The absence of God, or at least the emotional experience of the absence of God, is as profound a crisis as is ever addressed in Scripture. Samuel Terrien has pointed out that our experience of God is often the tension inherent in an "elusive presence." In many ways, the sense of God's silence or absence is all the more profound for people who have trusted God completely, and genuinely confessed him as God. Against the background of that relationship, silence and absence is unbearable. Here, there is no point in attempting fine theological distinctions that God was not really absent, or that he was not really silent. The dismay, the sense of loss, and the feeling of being alone in the world will not be solved by such theological points. This is an emotional crisis that will not yield to theology. It will only yield to a new sense of God's presence.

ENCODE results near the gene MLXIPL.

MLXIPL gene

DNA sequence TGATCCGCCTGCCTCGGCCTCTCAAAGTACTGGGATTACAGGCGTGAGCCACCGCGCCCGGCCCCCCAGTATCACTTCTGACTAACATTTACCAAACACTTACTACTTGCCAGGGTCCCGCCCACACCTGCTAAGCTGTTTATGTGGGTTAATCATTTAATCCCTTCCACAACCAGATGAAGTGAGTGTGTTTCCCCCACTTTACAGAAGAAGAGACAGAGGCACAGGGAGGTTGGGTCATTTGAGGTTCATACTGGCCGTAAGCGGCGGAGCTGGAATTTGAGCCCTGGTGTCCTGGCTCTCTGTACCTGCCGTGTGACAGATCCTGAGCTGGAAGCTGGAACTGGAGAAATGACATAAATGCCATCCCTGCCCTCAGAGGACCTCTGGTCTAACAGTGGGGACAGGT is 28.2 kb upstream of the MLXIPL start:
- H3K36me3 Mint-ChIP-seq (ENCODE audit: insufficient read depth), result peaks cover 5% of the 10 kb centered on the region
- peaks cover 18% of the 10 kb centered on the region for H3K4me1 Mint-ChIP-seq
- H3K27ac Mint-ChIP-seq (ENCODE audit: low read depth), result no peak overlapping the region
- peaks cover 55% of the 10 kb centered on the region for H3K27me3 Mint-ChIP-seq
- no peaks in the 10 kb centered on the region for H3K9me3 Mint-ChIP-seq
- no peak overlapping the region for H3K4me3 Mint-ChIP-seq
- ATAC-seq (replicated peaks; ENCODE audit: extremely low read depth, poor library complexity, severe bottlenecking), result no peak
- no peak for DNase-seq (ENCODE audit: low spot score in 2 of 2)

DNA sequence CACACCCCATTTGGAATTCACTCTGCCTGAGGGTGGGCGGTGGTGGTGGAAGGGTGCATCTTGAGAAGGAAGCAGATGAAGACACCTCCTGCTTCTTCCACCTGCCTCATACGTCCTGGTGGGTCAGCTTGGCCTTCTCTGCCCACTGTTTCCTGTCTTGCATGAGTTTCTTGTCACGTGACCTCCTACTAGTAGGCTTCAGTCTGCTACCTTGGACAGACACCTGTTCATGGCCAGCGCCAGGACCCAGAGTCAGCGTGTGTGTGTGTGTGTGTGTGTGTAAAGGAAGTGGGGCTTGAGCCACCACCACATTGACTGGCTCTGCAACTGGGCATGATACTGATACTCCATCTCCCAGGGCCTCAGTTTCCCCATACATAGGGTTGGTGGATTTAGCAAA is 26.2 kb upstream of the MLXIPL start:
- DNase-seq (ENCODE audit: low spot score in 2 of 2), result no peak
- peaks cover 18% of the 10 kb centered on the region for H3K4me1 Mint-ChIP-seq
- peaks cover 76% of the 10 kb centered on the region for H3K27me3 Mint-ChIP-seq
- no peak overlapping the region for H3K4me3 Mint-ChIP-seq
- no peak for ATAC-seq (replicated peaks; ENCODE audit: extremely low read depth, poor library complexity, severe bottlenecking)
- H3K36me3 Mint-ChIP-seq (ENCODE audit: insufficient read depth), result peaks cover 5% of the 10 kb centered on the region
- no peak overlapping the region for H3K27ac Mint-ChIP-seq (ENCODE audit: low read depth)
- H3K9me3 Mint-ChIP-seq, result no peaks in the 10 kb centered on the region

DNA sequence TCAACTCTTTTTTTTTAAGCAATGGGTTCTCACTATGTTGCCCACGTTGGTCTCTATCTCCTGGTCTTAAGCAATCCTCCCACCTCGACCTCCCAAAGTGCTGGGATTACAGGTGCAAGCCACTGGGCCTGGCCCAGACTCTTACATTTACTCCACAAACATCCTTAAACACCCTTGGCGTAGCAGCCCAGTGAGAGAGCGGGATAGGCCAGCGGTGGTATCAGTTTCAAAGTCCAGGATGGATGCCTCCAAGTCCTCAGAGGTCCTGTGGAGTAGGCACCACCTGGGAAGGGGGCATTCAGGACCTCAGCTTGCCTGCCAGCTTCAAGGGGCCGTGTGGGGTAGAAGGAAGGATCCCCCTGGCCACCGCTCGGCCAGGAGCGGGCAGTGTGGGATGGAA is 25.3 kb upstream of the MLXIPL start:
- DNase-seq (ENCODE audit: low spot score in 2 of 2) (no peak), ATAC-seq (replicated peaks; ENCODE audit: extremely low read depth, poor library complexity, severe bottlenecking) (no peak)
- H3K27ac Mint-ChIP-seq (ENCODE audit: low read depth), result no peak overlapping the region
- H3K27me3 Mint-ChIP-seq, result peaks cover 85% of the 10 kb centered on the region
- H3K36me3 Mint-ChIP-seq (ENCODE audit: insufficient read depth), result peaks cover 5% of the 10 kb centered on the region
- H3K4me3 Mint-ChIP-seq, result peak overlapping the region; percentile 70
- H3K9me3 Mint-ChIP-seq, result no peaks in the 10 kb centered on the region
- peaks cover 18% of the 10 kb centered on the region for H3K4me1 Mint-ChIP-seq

The apparent "bargaining" with God in verse 9 seems out of place to us. And yet motives presented for God to deliver are a common feature of the psalms. Here, this picks up the understanding that proclamation of the goodness of God is one of the primary reasons for God creating a people. There is no sense here of the later ideas about God imported from Greek philosophy in which human beings are insignificant to God, and that God does not need humanity. Here, there is the simple relationship between God and his people whom he has brought into being for a specific purpose in the world: to bear witness to who God is. The motive here is that if God had allowed the psalmist to die, He would have been defeating his own purpose in the world. This is really a way for the psalmist to confess who he is in relation to God. The entire psalm itself is a fulfillment of what he understands his role to be as one who would "tell of your faithfulness."